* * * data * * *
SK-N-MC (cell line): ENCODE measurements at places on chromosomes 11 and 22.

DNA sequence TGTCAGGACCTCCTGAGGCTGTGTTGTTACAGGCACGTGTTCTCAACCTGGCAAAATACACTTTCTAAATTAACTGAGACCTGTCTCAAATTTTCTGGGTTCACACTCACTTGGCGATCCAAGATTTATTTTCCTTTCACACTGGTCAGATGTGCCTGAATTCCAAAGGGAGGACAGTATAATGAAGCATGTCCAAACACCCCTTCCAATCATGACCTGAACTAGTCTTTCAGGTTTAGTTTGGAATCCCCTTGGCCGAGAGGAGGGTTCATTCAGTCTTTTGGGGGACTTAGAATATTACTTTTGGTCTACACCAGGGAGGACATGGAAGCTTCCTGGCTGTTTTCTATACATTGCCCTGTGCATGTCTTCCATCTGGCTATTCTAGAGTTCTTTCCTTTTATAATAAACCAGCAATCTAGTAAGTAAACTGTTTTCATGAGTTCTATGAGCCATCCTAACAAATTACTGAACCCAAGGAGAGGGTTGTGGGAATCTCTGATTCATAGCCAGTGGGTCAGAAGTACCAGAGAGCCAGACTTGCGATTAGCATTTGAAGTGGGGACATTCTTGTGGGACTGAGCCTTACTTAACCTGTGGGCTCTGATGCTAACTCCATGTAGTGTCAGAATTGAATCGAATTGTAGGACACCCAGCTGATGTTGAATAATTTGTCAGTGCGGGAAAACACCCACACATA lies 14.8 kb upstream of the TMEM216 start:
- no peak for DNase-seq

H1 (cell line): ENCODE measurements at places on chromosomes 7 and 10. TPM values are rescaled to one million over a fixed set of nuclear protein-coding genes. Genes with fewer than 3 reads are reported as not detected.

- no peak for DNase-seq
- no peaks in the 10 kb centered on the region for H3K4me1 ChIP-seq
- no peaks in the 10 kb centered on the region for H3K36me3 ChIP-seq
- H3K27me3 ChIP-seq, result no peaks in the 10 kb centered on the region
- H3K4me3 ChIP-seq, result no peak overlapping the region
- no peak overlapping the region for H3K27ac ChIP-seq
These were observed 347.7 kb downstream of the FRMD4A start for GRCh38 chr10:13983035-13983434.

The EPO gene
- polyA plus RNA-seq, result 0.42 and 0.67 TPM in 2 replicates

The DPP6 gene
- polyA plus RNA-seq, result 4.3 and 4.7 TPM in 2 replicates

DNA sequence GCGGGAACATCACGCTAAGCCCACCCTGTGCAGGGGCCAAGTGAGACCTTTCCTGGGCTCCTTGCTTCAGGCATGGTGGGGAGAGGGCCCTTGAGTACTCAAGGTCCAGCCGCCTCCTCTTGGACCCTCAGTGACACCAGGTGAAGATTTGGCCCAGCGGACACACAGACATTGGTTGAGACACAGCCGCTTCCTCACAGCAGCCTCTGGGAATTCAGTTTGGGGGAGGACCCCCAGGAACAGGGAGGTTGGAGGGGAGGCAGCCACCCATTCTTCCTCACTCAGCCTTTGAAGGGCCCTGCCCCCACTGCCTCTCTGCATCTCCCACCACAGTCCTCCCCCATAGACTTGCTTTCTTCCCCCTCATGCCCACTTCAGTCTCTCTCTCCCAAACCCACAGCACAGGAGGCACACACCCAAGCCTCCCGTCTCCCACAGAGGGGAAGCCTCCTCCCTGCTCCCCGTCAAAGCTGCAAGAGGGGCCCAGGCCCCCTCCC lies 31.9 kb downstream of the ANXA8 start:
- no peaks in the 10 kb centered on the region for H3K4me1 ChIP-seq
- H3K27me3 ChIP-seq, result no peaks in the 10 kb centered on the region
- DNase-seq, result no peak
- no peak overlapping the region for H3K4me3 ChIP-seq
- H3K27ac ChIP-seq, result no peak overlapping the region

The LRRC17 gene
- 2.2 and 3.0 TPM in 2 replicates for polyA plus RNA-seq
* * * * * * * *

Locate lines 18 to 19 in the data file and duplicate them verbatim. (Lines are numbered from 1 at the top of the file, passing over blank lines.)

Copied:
- H3K27me3 ChIP-seq, result no peaks in the 10 kb centered on the region
- DNase-seq, result no peak